Whether it’s a class meeting in a Zoom room, Facetime with friends and relatives, or checking out the latest TikTok trends, our children have never known a time without the internet or social media. As a school, as teachers, and as parents, one of our most critical roles is to enable our children to make smart, independent choices. The online world is abundantly filled with information and entertainment which can enrich education and engage personal interests. The internet is a powerful and valuable resource, but children need skills, tools, and guidance to use it wisely. Here are some of our suggestions for keeping your kids safe online over the summer and beyond.
1. Limit Screen Time
A straightforward, though simplistic, short-term solution is found by merely limiting children’s screen time. If they’re not online, they can’t run into trouble there. This may be more easily said than done, and, of course, not all screen time is a bad thing. Some parents choose to set strict time limits or use screen time as something earned through doing chores or other tasks. If you choose to set limits on screen time, it can be very helpful and more meaningful if you offer alternative activities — particularly things you can do together!
2. Supervise & Use Parental Controls
Especially for younger children, supervising their time online, whether you check in over their shoulder or monitor their activity, is incredibly important. Never underestimate the power of curiosity, particularly when coupled with no real understanding of potential consequences. Children should be encouraged to explore and follow their interests, as long as it can be done safely. Many online service providers offer parental controls which can help younger children from inadvertently wandering into inappropriate online territory. Google Families and Apple also offer some easy-to-use, powerful tools for controlling access.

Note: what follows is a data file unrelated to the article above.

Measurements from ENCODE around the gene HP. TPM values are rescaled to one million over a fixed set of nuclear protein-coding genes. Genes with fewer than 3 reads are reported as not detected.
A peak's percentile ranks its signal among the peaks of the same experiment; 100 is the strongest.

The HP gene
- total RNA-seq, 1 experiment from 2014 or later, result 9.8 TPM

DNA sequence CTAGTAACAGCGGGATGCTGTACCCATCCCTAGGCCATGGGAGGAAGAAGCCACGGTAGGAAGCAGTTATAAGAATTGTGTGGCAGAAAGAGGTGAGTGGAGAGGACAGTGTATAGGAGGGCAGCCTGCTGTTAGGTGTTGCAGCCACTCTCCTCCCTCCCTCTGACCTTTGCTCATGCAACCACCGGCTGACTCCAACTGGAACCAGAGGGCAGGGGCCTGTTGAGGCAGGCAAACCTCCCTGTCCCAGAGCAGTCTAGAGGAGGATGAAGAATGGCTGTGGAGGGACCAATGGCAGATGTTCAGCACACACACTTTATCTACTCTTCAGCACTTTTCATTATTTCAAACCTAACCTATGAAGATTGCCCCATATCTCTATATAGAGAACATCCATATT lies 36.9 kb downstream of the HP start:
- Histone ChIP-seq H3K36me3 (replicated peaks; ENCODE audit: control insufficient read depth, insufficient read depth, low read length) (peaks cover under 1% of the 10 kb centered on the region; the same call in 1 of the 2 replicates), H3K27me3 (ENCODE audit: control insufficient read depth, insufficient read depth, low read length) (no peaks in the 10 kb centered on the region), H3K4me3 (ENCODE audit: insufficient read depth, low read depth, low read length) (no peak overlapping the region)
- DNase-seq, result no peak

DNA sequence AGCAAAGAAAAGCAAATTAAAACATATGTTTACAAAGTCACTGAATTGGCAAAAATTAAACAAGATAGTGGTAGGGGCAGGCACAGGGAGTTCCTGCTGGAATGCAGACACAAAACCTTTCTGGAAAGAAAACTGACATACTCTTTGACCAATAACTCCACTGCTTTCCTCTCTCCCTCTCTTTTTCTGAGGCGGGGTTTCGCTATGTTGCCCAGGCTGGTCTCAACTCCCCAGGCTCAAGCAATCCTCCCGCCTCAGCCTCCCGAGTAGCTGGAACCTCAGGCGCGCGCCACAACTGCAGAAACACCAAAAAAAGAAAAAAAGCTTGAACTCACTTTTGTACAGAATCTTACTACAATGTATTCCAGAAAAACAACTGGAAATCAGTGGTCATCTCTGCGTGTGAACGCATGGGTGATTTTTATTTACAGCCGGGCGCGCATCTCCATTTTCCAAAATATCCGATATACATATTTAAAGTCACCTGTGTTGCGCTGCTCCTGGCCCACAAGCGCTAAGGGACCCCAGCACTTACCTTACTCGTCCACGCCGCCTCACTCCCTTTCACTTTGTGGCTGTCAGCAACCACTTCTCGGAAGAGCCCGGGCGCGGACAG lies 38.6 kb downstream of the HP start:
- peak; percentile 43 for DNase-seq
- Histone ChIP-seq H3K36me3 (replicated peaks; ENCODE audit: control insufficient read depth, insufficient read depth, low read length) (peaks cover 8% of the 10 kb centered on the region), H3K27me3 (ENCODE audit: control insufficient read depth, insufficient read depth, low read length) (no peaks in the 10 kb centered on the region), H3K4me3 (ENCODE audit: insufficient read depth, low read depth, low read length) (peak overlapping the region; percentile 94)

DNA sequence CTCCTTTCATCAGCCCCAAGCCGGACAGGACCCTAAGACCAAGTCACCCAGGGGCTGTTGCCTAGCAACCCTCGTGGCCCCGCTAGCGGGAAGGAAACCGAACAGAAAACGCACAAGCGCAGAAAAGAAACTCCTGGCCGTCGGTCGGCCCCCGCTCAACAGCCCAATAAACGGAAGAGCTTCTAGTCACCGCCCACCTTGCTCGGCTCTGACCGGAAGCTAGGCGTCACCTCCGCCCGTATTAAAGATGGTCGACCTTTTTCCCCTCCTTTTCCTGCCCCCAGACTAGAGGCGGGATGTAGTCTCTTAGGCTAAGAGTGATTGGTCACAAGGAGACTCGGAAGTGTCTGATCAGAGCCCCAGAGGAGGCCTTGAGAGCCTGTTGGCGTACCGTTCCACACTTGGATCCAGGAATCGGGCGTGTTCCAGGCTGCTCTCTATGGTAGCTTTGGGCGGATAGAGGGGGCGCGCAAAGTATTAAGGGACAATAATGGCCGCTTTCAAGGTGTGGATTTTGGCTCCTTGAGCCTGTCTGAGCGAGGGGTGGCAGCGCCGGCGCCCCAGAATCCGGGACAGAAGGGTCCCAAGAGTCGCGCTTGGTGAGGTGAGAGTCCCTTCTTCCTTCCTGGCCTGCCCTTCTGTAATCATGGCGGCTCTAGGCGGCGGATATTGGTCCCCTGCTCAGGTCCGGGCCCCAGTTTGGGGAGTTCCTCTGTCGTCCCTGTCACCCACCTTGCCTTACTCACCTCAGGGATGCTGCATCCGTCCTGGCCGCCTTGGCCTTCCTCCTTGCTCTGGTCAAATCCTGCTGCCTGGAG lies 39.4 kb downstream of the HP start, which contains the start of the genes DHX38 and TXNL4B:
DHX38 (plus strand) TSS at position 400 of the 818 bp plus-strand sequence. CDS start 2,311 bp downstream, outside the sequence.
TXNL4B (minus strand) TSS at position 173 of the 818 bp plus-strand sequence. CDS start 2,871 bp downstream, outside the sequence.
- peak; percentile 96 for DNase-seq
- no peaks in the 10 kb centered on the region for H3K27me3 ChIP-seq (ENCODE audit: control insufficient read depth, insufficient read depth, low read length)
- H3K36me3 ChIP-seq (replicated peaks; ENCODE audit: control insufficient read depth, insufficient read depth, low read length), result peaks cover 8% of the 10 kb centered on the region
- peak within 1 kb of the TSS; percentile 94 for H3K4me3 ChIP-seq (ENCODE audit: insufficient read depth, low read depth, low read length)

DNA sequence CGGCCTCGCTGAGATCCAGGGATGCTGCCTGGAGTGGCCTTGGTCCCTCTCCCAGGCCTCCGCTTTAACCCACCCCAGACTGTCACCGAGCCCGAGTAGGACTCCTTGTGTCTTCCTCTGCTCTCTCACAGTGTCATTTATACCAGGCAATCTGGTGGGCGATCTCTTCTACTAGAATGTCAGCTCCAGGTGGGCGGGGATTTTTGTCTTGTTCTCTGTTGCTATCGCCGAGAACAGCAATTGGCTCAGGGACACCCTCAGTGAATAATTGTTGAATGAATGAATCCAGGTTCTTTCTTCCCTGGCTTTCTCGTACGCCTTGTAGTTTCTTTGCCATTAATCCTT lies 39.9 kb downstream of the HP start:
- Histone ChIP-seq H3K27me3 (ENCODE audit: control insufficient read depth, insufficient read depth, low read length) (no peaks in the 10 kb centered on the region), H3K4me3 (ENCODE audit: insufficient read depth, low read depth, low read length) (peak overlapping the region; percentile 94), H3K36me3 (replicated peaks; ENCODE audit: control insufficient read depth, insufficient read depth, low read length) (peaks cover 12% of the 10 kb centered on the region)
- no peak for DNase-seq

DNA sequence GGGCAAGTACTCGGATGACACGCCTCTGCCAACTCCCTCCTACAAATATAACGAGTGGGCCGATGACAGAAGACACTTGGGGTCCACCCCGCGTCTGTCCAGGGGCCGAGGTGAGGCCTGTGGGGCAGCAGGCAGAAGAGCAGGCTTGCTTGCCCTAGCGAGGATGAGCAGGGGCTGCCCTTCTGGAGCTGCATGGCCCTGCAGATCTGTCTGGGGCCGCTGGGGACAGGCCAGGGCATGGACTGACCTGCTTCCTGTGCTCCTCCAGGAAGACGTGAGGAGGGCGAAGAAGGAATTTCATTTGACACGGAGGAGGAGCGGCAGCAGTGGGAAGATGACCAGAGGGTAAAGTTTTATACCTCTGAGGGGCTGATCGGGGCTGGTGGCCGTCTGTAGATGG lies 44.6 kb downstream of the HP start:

3. Talk with Them
Children thrive when they know what’s expected of them and what the boundaries are. “Because I said so” arguments are rarely effective and don’t offer any opportunity for children to understand the reasoning behind them. Gauging your conversation to meet your children’s maturity levels, it’s a great idea to have a discussion about the reasons they (and you) need to be safe online. Explain some steps you yourself take, such as keeping your location private or being very careful about what details you share about your life. Giving your children some guided responsibility to decide what’s okay to do online can be empowering.
4. Share Screen Time
Screen time is easy to use as a pseudo-babysitter during summer’s often unstructured hours. Giving your children a little extra time online while you finish working, make dinner, do some yard work, or whatever tasks you need to do, can be an easy, quick fix. Try finding other activities to occupy kids during that time, and turn screen time with mom or dad into the reward instead. Younger children, especially, will often enjoy showing you around and teaching you about the house they built in Roblox or an app they enjoy. With older children and teens, it can be an opportunity to enjoy some videos together, learn a TikTok dance as a family, or just explore some of their interests together.
5. Keep Devices in Shared Spaces